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More Budgets and Deficits Articles

  • Bobby Jindal supports reversal of Edmonson pension boost

    Gov. Bobby Jindal believes the last-minute passage of a pension hike for his state police superintendent, Col. Mike Edmonson, was improperly handled and should be repealed, the governor's office said Tuesday.

  • Maine House Speaker's bills address aging issues

    Maine's Democratic House speaker is outlining a series of policy proposals aimed at helping the state's rapidly aging population.

  • Plans for gambling aired around New Jersey

    Developments about the future of gambling in New Jersey came out of Atlantic City, Trenton and the Meadowlands on Tuesday. — MEADOWLANDS CASINO ... AND MONORAIL Business leaders laid out plans to transform the Meadowlands into a multi-venue entertainment district, with casinos, hotels, a...

  • Pascagoula, Miss., to seek $15 million infrastructure loan

    PASCAGOULA, Miss. (AP) — Pascagoula leaders have decided to go to the Mississippi Development Bank for $15 million in bonds for infrastructure work around the city. The Mississippi Press reports (http://bit.ly/1p9NR9s ) the money will be used for streets, sidewalks, public parking facilities,...

  • $150M convention center proposed for Williston

    WILLISTON, N.D. (AP) — A Chicago-based real estate developer wants to build a $150 million convention center complex in Williston using public money. The proposal by The Prime Group is to spend about $115 million on a hotel, retail and office development, with local or state funds paying for a...

  • Secular stagnation is a cover-up

    The sooner we truly give up on Keynesianism, the sooner we can fix this economy.

  • Give to Democrats, profit from earmarks: The Tom Steyer Story

    Steyer raised money for President Obama and donated to Rep. Nancy Pelosi while Pelosi pushed for the federal money that profited Steyer -- and that Steyer's fund, Farallon Capital, lobbied on.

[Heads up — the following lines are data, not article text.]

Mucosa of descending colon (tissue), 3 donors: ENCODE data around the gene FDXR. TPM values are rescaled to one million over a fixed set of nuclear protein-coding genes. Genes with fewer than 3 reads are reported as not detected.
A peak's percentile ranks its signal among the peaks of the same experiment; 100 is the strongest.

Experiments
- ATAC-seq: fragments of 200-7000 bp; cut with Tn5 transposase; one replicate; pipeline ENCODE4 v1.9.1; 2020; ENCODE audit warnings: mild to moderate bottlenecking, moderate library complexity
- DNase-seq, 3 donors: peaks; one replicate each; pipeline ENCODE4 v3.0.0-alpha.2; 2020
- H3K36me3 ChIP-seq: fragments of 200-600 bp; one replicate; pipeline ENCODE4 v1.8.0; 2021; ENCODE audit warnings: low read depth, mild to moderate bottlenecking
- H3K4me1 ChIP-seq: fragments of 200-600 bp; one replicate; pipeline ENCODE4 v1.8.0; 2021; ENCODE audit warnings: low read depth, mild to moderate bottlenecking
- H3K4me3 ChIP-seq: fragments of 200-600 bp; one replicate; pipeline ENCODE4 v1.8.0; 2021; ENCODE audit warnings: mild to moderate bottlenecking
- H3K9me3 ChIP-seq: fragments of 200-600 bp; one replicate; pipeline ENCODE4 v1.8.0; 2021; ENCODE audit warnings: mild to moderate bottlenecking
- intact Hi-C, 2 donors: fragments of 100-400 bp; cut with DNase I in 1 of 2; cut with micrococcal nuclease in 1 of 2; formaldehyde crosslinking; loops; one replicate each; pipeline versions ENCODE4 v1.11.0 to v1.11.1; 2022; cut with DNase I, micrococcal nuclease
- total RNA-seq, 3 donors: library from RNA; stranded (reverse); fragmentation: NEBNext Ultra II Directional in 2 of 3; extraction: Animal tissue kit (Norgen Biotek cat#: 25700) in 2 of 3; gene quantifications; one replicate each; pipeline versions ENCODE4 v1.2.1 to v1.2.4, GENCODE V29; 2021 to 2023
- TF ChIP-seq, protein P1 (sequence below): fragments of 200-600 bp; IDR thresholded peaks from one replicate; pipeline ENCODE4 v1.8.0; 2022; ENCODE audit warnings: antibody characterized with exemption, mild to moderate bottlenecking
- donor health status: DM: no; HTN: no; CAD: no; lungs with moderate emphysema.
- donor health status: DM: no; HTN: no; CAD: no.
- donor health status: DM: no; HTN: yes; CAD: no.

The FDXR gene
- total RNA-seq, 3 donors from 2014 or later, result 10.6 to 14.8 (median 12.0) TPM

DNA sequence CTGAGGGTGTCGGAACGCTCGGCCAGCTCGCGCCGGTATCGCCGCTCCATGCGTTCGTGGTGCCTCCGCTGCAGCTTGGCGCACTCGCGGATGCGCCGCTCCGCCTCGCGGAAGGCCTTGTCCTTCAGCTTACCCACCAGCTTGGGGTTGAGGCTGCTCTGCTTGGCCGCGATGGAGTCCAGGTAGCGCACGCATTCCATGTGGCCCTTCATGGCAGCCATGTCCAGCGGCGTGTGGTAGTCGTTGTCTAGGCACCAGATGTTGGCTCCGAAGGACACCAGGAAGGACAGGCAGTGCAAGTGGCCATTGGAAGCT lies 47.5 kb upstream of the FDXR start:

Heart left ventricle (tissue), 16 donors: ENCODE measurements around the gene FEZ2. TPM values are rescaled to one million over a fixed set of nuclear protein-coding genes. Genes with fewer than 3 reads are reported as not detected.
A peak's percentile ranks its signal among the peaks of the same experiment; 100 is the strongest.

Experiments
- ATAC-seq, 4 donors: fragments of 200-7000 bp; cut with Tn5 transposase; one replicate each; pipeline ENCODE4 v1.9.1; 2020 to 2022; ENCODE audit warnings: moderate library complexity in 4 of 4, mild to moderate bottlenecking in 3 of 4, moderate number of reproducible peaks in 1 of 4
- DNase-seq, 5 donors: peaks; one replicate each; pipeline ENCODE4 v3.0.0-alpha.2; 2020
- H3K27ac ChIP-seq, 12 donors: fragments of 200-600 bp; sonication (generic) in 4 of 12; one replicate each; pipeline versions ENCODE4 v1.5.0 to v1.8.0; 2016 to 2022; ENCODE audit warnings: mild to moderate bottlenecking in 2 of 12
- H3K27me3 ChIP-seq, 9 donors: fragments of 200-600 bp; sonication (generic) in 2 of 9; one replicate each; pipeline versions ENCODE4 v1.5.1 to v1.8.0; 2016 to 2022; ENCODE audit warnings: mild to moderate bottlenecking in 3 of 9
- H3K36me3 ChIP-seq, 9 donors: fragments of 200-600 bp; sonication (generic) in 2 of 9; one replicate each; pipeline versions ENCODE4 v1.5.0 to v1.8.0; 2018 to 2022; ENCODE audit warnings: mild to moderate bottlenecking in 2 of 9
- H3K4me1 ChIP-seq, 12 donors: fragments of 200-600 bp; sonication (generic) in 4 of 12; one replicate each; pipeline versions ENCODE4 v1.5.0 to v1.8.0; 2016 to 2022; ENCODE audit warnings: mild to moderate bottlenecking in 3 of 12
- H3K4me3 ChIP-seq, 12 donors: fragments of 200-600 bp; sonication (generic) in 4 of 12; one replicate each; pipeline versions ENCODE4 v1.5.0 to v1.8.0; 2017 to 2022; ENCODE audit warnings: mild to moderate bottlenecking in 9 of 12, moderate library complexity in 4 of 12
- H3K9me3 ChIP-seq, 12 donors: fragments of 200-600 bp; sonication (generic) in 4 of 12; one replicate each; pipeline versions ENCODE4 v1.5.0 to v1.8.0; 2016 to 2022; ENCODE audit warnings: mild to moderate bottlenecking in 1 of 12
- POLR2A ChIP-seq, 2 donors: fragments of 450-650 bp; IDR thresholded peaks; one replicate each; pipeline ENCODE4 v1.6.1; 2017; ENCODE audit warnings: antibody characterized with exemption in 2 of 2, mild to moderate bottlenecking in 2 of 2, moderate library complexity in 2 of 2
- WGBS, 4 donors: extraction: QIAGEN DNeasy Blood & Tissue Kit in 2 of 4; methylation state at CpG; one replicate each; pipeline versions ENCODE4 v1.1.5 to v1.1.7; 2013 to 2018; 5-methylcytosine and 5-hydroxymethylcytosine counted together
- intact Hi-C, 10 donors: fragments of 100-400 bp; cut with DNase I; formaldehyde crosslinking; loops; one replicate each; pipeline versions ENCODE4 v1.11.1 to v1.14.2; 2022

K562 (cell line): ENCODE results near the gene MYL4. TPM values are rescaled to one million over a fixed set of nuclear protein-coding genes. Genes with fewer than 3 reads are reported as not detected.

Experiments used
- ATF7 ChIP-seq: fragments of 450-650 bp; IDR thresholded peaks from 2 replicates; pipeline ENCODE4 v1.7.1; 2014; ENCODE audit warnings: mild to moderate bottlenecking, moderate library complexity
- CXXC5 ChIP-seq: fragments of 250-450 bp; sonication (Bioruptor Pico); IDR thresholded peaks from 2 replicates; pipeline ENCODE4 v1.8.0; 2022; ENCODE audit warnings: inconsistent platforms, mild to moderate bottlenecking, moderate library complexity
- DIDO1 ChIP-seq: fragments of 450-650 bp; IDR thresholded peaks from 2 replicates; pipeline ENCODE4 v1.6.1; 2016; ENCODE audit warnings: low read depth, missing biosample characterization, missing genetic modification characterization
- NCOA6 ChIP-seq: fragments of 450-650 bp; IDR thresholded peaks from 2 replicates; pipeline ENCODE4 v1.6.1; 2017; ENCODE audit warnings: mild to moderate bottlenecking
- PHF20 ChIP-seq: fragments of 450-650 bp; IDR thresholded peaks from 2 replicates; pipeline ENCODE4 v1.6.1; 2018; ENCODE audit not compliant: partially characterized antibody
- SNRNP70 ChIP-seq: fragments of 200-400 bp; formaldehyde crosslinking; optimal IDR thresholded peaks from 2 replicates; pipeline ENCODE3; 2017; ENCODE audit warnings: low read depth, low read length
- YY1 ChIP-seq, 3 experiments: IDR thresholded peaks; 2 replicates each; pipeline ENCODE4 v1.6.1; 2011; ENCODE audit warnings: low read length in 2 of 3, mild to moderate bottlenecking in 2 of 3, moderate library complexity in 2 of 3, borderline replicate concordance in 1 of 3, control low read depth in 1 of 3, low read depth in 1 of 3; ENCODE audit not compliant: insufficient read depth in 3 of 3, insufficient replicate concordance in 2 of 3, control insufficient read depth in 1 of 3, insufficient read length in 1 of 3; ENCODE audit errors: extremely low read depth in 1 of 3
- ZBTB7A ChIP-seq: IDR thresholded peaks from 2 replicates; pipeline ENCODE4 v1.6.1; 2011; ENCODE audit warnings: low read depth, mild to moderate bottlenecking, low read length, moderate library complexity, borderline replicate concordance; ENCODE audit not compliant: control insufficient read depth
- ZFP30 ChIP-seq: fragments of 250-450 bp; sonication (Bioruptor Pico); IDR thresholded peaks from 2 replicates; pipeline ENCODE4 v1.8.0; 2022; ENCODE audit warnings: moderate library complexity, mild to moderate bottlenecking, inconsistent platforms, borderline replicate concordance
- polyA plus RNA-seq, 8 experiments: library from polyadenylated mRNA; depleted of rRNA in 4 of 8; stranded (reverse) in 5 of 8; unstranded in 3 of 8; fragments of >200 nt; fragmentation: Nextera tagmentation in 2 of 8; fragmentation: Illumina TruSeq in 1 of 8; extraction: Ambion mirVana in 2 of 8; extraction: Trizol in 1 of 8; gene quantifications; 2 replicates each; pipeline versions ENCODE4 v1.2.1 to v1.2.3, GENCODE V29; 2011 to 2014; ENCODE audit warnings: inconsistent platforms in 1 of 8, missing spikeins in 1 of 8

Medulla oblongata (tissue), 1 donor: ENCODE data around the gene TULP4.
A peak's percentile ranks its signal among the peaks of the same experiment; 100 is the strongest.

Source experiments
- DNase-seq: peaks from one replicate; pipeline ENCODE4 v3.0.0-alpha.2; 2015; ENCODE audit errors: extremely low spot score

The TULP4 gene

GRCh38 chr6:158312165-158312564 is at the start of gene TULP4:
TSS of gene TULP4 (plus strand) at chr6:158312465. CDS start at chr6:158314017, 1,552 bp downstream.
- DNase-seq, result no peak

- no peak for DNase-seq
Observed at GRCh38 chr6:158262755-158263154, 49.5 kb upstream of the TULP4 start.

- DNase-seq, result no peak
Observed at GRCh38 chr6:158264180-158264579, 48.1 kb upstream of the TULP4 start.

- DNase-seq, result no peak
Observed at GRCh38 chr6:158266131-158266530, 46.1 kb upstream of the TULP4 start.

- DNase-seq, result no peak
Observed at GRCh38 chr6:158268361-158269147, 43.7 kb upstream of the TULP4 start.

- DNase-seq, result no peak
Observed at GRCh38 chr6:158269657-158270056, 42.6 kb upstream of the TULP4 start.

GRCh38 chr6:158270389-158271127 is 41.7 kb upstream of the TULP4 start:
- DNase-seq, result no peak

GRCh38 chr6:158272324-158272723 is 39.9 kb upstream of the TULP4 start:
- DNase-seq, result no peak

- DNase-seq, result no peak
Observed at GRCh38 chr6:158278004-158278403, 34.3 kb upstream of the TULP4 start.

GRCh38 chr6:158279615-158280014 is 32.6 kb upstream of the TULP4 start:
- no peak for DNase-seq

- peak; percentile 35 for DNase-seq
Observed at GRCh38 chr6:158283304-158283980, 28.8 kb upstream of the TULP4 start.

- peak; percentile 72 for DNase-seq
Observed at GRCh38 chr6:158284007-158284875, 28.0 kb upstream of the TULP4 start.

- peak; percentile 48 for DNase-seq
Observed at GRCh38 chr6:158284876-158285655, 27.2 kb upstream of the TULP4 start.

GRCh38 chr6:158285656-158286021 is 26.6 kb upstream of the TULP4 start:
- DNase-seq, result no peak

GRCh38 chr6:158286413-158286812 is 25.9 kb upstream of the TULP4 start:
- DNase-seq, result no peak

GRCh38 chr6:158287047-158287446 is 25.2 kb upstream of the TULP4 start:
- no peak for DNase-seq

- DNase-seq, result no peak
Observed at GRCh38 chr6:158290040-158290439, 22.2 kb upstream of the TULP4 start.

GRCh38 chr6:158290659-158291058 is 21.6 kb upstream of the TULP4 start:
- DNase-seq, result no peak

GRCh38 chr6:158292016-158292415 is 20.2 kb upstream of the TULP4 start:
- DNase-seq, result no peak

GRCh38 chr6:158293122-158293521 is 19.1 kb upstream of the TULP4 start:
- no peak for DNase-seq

• Michigan police get $43 million in military gear

    Michigan police agencies have received $43 million worth of surplus military equipment, including 17 mine-resistant armored fighting vehicles and 1,795 M16 automatic rifles, since 2006, a review of public records shows.

  • North Carolina session marked by coal ash, teacher pay, length

    The 2013-14 General Assembly will be marked in North Carolina's history books as the first in more than 140 years in which the legislative and executive branches were simultaneously under Republican control. It ushered in a rightward shift in state government philosophy on taxes, education and...

  • In governor's race, Gina Raimondo touts her pension fix

    At first, Gina Raimondo thought solving Rhode Island's pension problem was just a matter of math: Billions of dollars of unfunded benefits were owed to the state's teachers, police officers, firefighters and others.

  • VIDEO: What are corporate tax inversions?

    It's a hot-button issue bound to come up on the campaign trail this fall, but what exactly is a corporate tax inversion? Washington Examiner Economics Writer Joseph Lawler sheds some light on the controversial practice.

  • Americans are borrowing more for everything except the one thing Obama wants

    Americans are increasingly willing to take on credit card debt or to take out loans to buy cars or to go to college, but they're still shying away from the biggest category of consumer credit: home loans.

  • America's question: Cut or crash?

    On July 31, Congress and President Obama flew America past a dubious fiscal landmark toward what increasingly looks like a crash landing.

  • A showdown is coming over Social Security, but it's not about retirement

    The trust fund for the disability program will run out in late 2016, Social Security's Board of Trustees warned in late July. Without congressional action, disabled workers would immediately face a 25 percent cut in their benefits.

  • Despite the alarm bells, U.S. not getting hammered financially by companies leaving

    Companies leaving the U.S. for low-tax countries might not cost America as much as you thought.



From the Weekly Standard